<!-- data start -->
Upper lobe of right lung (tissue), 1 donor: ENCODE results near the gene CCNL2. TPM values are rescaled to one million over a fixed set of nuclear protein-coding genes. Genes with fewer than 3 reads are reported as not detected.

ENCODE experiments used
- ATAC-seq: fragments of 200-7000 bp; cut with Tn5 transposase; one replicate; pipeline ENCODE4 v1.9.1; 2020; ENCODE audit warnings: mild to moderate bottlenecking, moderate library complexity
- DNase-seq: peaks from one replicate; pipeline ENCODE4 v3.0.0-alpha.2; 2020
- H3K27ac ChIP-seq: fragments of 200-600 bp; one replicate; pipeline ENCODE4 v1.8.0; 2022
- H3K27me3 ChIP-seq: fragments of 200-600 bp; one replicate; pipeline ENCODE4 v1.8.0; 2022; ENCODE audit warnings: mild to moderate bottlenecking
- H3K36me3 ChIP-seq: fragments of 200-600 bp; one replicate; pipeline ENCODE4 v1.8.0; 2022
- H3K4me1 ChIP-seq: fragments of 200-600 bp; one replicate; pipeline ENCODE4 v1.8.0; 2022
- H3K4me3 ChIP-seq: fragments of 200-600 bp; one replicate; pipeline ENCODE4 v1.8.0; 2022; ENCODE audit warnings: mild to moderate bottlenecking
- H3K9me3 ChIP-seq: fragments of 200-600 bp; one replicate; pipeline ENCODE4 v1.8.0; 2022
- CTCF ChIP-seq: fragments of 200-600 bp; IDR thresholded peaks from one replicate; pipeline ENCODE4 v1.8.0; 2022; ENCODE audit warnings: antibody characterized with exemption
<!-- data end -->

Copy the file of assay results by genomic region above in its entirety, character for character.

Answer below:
Upper lobe of right lung (tissue), 1 donor: ENCODE results near the gene CCNL2. TPM values are rescaled to one million over a fixed set of nuclear protein-coding genes. Genes with fewer than 3 reads are reported as not detected.

ENCODE experiments used
- ATAC-seq: fragments of 200-7000 bp; cut with Tn5 transposase; one replicate; pipeline ENCODE4 v1.9.1; 2020; ENCODE audit warnings: mild to moderate bottlenecking, moderate library complexity
- DNase-seq: peaks from one replicate; pipeline ENCODE4 v3.0.0-alpha.2; 2020
- H3K27ac ChIP-seq: fragments of 200-600 bp; one replicate; pipeline ENCODE4 v1.8.0; 2022
- H3K27me3 ChIP-seq: fragments of 200-600 bp; one replicate; pipeline ENCODE4 v1.8.0; 2022; ENCODE audit warnings: mild to moderate bottlenecking
- H3K36me3 ChIP-seq: fragments of 200-600 bp; one replicate; pipeline ENCODE4 v1.8.0; 2022
- H3K4me1 ChIP-seq: fragments of 200-600 bp; one replicate; pipeline ENCODE4 v1.8.0; 2022
- H3K4me3 ChIP-seq: fragments of 200-600 bp; one replicate; pipeline ENCODE4 v1.8.0; 2022; ENCODE audit warnings: mild to moderate bottlenecking
- H3K9me3 ChIP-seq: fragments of 200-600 bp; one replicate; pipeline ENCODE4 v1.8.0; 2022
- CTCF ChIP-seq: fragments of 200-600 bp; IDR thresholded peaks from one replicate; pipeline ENCODE4 v1.8.0; 2022; ENCODE audit warnings: antibody characterized with exemption